The Google Book Search litigation and pending settlement has been increasingly in the news as the date of the court’s fairness hearing draws near. Friday September 4, 2009, was the deadline for class members to file comments to the settlement (for or against) but this has been extended to 10:00 a.m. EDT on Tuesday, September 8, 2009. A member of the public who is not a member of the class may also file as an amicus curiae. The deadline to withdraw from the class is still Friday September 4, 2009, and the hearing will be on October 7, 2009, after which the court will decide whether to accept or reject the settlement.

What is the Google Book Search?

In 2004, Google announced that it had entered into agreements with several libraries to digitize books, including books protected by U.S. copyright law, in those libraries’ collections. Google plans to digitize millions of books to create a searchable, virtual card catalog of all books in all languages. So far it has created electronic, searchable copies of over 10 million books.

In 2005, authors and publishers brought a class action lawsuit against Google, claiming that its digitization without permission had infringed their copyrights. In response Google argued that its digitization of the books and display of snippets, or a few lines, of the books is permitted under the U.S. copyright law’s doctrine of “fair use.” Instead of proceeding in what promised to be a protracted legal dispute, the parties negotiated a settlement.

Who Will be Impacted by the Settlement?

If it is approved, anyone who is a member of the class and does not withdraw from the class will be impacted by the settlement. The class consists of all persons and entities that, as of January 5, 2009, own a U.S. copyright interest in one or more books or inserts that are “implicated by a use” authorized by the settlement.

To be a member of the class, first you must own a “U.S. copyright interest” (i.e., you must own, or have an exclusive license in, a copyright protected by United States copyright law and registered with the U.S. Copyright Office prior to January 5, 2009). For example, if you are the author of a book you own the U.S. copyright in your book, unless you have completely assigned all of your copyright interests to another person or entity, or unless you wrote the book as a work for hire. You also own a U.S. copyright in a book if you have the exclusive right to publish that book in the United States. Several persons may have U.S. copyright interests in the same book, such as co-authors, an author and a publisher, and the heirs of an author.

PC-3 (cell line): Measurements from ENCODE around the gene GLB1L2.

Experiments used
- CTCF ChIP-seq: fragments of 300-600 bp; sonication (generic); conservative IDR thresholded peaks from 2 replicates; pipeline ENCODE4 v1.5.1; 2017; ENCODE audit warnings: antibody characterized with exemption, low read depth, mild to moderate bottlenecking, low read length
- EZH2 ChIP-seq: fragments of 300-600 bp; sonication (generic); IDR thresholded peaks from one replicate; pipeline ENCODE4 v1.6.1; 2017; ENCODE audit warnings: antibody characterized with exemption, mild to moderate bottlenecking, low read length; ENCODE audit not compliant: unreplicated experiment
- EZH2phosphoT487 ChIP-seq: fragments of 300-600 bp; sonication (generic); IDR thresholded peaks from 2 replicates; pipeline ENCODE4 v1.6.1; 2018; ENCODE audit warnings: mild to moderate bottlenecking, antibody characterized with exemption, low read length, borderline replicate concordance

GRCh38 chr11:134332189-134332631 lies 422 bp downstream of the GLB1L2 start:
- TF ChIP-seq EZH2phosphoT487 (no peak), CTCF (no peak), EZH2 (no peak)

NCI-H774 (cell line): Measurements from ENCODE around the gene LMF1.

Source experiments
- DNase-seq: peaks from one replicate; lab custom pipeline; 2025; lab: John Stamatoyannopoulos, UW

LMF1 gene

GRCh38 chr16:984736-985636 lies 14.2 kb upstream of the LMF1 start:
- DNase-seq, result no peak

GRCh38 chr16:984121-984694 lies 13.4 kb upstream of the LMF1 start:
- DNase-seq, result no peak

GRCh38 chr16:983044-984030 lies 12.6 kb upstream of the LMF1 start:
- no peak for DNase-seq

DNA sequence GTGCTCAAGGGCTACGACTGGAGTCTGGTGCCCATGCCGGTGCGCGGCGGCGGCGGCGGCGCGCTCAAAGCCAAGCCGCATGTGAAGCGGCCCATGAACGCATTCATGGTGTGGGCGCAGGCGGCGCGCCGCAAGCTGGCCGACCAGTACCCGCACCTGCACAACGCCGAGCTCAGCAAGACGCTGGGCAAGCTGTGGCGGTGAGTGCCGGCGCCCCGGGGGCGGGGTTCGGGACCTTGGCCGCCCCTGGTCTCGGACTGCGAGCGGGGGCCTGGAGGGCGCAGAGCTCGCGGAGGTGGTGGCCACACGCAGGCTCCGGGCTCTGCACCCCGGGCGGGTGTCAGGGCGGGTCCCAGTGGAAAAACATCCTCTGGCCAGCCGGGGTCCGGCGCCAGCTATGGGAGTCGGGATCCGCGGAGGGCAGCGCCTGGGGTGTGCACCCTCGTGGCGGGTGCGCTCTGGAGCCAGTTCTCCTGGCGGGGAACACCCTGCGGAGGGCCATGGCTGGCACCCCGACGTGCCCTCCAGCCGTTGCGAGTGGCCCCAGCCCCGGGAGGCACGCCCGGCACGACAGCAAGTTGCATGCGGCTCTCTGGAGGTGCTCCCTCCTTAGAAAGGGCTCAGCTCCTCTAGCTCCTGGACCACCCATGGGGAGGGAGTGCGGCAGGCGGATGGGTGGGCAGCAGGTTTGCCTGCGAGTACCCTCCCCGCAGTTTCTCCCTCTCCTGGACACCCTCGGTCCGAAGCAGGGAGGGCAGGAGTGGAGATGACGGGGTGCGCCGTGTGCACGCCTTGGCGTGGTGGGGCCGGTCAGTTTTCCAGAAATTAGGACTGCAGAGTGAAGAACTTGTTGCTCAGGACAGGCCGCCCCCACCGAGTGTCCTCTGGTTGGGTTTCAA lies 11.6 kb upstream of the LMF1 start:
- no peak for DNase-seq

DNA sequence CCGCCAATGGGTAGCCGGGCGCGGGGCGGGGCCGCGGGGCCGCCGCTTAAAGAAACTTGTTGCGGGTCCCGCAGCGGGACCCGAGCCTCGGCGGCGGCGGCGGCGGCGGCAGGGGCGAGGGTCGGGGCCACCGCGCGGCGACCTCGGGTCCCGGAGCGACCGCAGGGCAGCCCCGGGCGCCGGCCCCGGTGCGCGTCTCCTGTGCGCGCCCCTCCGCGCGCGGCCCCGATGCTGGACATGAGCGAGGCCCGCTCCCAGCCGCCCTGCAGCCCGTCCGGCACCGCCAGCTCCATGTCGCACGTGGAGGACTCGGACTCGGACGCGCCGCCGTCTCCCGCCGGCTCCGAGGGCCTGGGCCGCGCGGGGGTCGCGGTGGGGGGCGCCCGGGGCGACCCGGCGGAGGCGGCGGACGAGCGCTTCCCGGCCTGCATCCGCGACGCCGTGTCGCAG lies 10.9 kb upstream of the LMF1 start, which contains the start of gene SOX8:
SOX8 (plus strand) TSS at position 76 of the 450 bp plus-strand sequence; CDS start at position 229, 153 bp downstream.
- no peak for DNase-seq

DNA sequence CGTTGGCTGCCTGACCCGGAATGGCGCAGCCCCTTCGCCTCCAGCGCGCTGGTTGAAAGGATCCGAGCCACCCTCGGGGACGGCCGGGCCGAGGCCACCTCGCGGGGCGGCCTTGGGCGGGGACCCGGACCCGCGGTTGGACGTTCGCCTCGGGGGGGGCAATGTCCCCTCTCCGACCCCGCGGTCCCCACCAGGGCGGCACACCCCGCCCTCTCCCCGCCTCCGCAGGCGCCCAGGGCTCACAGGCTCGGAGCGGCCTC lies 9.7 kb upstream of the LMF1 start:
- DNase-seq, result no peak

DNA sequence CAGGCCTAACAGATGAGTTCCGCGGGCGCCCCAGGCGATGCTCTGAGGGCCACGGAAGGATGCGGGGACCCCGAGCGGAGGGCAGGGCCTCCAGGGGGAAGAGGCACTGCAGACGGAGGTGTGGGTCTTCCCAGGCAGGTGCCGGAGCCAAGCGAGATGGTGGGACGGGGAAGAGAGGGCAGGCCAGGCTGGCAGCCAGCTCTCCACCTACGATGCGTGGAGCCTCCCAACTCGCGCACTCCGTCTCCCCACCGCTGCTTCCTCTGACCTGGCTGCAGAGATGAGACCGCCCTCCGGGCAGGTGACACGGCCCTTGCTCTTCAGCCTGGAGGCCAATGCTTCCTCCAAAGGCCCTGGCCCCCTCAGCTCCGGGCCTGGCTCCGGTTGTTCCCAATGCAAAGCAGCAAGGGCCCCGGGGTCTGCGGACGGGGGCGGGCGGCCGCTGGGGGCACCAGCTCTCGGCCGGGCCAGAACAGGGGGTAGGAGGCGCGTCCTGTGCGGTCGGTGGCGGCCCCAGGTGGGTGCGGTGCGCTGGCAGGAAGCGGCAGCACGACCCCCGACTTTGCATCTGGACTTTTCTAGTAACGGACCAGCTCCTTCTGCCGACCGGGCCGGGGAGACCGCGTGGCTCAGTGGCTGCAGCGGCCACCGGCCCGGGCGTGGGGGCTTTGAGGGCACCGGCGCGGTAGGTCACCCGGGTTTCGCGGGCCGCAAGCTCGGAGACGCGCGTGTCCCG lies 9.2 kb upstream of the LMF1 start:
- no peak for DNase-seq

Second, your copyright interest must be “implicated by a use” covered by the settlement. Such uses would include Google’s reproduction or display of any content from a book. (For example, if you own only the audio or performing rights to a book, your copyright interest would not be “implicated by a use” covered by the settlement and you would not be a member of the settlement class.)

What are My Options Under the Settlement?

If you are a member of the class, you will stay “in” the settlement as long as you do not opt out. If the settlement is approved, then you will have the following choices:

  • Claim your books and inserts at;
  • Claim a payment for any books and inserts that Google digitized on or before May 5, 2009;
  • Request that one or more of your books be removed from the Google book search database or that one or more of your books not be digitized;